i’ve always wondered about this actually. what of women who had eating disorders before photoshop? before celebrities? before the media? what is their reasoning for those cases?? i’m glad you pointed this out. yes a skinny picture of some model might “trigger” a disorder but it isn’t the sole cause of one i don’t think. if someone has an eating disorder, its probably because she was already inclined towards one. that’s not usually a natural response when somebody sees a magazine. and those who may try to starve to lose weight, they usually only last a week or so before… Read more »
Nay
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I think you make a very valid point, and I wish you well with your own health. Unfortunately, many people like to tie up psychological and psychiatric issues into neat little “pop psych” packages. As a psychologist in training…it makes me cringe! There are varying theoretical frameworks for understanding eating disorders. As a former neuroscientist, I am personally big on examining the ways genetics, biology, and culture influence one another. One of the things that I think is most unfortunate is that we often trivialize people’s EDs when we flippantly call people “ana” or “bulemic.” However, I will say that… Read more »
Sidney
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Sidney

She’s looking maybe a bit too smooth, it’s when the photoshopping is so believable you don’t realize how much the pic has been altered when it’s harming IMO. And i think there’s a lot of that going on, esp. older women looking their age but still amazingly fresh and gorgeous and then you get a look of the before pic and they look just like any of us. But idk, an ad is an ad, all (should) know they’re not exactly realistic.

bia
Guest

I’m sure photoshop is terrible for anyone’s self esteem! even the most confident of people! I photoshopped my face once, and after seeing them side to side I felt AWFUL!

suzushii
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suzushii
This should remind people NEVER to buy a cosmetic product without actual advice from a human being they know and trust, or at least a random double blind test done by an independent party… (I suggest makeupalley.com it’s a website where people post their own reviews of cosmetics and make-up, and grade them) but most of all by reading the ingredients list, and trying to find out % of the active ingredients. Being a biochemist I often end up rolling my eyes at commercials. The so called “magic” ingredients are either marketing bla bla (and here shampoos are the most… Read more »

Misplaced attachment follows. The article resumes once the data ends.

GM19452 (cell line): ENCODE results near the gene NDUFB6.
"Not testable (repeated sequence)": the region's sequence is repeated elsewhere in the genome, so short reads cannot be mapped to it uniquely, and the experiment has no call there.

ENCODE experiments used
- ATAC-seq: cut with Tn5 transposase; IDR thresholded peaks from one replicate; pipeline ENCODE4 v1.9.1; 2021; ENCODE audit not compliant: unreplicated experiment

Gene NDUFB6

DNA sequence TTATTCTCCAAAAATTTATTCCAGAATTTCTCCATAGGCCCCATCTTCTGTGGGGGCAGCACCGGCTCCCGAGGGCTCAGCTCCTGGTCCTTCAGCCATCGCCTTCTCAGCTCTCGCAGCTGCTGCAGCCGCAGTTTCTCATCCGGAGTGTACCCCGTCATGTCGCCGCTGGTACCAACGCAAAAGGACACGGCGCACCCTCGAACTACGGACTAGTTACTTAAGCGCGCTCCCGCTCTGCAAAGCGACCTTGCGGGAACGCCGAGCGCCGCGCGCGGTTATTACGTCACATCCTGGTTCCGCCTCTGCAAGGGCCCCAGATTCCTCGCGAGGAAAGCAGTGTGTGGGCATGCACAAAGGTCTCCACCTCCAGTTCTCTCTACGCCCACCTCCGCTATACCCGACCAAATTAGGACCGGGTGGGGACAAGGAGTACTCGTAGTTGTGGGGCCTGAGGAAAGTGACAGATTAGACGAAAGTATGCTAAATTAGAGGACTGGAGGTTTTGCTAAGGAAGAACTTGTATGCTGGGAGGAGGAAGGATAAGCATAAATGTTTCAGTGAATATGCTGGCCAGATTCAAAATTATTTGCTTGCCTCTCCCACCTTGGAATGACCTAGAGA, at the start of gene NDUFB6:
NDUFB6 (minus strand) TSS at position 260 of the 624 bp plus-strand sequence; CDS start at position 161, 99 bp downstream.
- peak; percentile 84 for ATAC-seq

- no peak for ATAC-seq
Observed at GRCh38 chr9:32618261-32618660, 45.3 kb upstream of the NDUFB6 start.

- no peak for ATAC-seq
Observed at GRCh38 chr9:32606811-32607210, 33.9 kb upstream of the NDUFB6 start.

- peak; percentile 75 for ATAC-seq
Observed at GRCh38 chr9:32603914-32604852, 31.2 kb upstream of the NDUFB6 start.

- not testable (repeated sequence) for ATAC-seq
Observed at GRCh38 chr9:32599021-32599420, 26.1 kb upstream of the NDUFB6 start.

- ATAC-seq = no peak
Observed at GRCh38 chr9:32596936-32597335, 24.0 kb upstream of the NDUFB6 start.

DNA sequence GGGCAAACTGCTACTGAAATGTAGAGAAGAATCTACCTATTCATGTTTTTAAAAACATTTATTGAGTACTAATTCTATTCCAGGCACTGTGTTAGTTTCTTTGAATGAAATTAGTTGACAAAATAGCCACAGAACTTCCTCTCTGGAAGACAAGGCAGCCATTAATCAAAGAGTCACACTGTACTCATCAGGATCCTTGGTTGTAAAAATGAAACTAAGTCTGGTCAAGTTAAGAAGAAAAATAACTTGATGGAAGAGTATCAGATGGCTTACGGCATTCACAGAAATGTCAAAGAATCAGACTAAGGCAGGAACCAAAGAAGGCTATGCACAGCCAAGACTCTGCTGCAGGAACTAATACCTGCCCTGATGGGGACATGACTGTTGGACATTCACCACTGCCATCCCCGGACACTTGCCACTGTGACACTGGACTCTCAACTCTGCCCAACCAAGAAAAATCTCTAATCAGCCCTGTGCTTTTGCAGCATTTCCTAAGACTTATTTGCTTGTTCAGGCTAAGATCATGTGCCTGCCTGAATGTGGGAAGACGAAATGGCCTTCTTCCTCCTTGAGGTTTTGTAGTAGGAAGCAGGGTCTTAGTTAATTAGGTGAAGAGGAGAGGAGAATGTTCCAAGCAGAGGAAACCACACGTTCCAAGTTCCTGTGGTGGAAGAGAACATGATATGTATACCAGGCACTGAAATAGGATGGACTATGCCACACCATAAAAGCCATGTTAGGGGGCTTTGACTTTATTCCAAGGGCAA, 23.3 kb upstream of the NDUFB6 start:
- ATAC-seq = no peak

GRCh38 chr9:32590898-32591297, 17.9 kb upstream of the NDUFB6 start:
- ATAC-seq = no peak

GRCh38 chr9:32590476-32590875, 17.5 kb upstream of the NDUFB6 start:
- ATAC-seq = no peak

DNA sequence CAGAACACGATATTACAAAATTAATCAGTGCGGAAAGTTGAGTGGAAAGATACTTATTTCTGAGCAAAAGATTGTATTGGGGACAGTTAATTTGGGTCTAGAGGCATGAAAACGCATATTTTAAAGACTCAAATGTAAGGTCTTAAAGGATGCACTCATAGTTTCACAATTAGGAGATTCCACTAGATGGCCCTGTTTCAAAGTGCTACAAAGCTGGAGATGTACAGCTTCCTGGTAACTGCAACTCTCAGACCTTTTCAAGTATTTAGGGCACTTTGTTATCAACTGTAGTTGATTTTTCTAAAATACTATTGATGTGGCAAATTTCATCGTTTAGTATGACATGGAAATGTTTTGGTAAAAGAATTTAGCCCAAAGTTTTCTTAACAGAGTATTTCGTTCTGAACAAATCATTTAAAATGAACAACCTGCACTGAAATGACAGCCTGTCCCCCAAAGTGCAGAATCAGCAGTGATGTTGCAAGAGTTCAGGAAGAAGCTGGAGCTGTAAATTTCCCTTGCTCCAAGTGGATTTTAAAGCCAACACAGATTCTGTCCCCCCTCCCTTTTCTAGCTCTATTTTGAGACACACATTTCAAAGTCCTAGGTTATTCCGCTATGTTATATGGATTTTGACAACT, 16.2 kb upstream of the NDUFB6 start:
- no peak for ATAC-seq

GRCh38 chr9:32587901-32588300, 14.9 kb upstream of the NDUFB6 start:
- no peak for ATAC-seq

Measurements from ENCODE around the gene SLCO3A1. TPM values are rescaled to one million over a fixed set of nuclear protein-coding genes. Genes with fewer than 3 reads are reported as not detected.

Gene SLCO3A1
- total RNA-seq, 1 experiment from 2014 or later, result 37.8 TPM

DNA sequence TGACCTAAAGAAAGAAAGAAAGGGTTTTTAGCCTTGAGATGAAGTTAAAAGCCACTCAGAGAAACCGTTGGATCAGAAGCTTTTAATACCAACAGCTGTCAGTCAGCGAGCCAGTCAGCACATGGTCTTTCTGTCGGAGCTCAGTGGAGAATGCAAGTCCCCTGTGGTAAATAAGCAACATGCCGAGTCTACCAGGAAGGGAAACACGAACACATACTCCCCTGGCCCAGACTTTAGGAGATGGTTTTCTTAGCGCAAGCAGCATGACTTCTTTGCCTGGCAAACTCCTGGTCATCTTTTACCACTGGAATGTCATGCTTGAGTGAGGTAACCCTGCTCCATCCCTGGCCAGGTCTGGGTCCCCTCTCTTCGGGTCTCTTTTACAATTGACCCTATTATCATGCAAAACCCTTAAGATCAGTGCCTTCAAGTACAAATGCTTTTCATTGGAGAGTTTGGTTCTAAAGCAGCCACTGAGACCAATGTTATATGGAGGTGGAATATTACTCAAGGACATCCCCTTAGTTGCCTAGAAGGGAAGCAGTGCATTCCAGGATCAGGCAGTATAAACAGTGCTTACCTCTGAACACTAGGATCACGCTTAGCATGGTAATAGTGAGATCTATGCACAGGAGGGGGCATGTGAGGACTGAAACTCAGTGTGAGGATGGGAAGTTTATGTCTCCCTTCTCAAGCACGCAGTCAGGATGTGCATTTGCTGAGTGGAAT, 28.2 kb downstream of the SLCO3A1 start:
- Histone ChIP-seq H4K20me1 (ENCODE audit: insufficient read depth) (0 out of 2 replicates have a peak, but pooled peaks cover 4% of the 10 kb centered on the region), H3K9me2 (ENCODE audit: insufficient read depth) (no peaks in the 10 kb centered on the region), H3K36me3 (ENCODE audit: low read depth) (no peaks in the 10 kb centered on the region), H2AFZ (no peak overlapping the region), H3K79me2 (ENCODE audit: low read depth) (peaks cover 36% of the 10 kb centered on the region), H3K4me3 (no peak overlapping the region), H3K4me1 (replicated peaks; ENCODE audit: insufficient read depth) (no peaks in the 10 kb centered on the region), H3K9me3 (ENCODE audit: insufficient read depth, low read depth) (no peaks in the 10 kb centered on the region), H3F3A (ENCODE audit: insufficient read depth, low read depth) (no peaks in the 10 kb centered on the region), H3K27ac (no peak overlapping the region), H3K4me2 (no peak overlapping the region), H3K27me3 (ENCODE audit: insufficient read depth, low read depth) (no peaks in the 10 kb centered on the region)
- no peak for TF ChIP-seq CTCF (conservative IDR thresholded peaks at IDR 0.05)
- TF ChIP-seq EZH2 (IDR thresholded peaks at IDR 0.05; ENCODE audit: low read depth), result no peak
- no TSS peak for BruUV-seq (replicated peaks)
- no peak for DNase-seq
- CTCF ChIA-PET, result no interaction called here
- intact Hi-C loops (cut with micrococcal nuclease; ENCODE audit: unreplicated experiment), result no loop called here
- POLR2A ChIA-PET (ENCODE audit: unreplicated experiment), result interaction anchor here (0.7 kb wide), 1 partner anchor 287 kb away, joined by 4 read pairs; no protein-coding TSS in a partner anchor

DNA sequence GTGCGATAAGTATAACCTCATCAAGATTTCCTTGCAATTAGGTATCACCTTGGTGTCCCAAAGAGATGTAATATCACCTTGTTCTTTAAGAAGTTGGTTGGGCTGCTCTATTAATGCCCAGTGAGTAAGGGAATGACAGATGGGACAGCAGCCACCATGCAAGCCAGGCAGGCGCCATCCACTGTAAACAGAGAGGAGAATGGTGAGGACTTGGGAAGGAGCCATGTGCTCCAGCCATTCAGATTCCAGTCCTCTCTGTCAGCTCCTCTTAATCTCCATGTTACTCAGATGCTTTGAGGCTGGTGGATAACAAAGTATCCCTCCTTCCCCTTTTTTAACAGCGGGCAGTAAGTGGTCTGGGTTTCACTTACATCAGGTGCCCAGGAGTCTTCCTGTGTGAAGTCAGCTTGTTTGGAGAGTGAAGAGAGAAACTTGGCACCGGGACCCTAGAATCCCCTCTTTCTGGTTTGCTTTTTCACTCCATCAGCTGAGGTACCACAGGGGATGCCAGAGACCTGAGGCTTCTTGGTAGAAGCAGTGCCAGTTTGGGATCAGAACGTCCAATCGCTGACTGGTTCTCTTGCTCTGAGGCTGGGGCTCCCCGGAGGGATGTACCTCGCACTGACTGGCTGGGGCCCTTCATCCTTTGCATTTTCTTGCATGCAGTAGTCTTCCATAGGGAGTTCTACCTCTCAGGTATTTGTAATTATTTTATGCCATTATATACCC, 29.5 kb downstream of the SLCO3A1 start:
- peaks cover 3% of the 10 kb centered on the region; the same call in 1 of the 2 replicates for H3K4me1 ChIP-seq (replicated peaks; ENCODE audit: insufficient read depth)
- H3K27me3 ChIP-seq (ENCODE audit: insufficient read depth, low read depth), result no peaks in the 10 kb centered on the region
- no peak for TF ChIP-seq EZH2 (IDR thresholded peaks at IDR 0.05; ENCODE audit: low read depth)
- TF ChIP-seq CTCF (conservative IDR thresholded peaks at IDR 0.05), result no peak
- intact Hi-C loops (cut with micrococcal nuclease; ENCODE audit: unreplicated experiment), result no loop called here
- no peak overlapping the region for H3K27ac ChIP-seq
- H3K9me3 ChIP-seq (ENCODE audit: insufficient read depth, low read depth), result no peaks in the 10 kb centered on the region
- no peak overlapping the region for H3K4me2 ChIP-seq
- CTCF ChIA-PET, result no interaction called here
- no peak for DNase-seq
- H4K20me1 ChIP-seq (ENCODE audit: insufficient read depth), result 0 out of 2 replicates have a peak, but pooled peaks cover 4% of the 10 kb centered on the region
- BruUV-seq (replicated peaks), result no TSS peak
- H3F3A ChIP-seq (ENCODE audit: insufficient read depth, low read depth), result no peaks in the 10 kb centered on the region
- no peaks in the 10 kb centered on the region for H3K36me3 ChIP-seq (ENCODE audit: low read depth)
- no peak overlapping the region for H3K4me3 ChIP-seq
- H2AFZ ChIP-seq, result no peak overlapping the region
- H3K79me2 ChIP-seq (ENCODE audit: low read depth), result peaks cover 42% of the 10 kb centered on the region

Nkeon
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Nkeon
Thank you! All these products are nonsense. If these creams really worked then there wouldn’t be an older lady alive with any wrinkles! People are better off using natural cheap products. I use gylcerin and rosewater on my skin and it works like a dream. Olive oil, coconut oil, aloe vera gel etc are good as well. Wrinkles are UNAVOIDABLE!! It’s a part of growing old so we better get used to it. A reasonable healthy lifestyle will ensure that you look good in your old age. I also find it odd that they choose to ban this advert when… Read more »
Uma
Guest
Well, i personally know photoshop when i see it so it does not affect me. But talking to people who are not interested in this field, i had the surprise that some believed that the candid pictures, with wrinkles and all were the phototshoped one, to make celebrities look bad, the argument being “you see them in magazines and movies and they look so perfect, it is clear that they just want to alter that image”. So, yes, maybe they should just drop down a bit? Of course, not give up, it is needed to some extenct, but that is… Read more »
Brandi
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Brandi

PROCTOR AND GAMBLE PRODUCTS HAVE BEEN TESTED ON ANIMALS. Oil of Olay is a P&G brand!